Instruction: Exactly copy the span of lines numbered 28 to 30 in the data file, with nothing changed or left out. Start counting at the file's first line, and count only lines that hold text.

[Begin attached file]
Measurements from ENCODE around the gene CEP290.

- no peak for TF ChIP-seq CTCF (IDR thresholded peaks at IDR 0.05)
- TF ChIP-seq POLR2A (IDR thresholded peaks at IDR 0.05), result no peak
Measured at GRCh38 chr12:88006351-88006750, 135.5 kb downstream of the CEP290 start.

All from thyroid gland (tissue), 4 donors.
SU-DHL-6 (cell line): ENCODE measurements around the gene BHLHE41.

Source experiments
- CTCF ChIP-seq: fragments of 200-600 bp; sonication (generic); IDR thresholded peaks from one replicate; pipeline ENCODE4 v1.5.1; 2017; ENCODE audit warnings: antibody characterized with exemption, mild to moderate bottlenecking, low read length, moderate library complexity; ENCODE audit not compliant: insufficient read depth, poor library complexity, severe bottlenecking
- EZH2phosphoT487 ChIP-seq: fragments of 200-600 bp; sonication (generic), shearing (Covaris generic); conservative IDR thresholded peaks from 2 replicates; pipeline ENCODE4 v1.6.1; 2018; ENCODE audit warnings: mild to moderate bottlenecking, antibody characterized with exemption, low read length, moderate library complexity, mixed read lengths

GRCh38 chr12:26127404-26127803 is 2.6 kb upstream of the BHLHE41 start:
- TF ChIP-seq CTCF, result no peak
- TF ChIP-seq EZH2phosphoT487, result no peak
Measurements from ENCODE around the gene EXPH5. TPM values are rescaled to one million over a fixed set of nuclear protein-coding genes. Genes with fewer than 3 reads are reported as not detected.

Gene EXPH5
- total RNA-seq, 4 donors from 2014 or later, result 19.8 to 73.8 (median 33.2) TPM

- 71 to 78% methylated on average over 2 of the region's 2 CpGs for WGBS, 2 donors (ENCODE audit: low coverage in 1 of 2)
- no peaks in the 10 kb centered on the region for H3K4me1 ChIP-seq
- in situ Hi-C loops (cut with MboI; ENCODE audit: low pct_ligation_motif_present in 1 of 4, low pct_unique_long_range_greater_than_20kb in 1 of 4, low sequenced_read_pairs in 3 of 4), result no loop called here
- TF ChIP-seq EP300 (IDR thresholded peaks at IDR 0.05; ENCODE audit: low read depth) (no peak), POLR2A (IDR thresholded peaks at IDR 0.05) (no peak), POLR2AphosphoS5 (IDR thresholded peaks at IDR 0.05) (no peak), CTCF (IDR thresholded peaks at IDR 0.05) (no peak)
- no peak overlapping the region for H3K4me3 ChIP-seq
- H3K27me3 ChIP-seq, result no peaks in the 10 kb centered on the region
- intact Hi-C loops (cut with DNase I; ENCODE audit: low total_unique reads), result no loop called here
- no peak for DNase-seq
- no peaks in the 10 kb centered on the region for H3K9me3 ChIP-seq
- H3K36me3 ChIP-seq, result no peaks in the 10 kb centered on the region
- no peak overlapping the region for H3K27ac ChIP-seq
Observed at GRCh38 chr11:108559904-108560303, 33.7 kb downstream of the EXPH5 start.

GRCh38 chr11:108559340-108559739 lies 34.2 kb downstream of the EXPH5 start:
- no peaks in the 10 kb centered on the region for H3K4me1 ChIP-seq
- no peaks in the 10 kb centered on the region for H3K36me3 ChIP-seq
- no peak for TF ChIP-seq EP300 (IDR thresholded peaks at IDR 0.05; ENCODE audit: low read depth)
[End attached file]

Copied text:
GRCh38 chr11:108559340-108559739 lies 34.2 kb downstream of the EXPH5 start:
- no peaks in the 10 kb centered on the region for H3K4me1 ChIP-seq
- no peaks in the 10 kb centered on the region for H3K36me3 ChIP-seq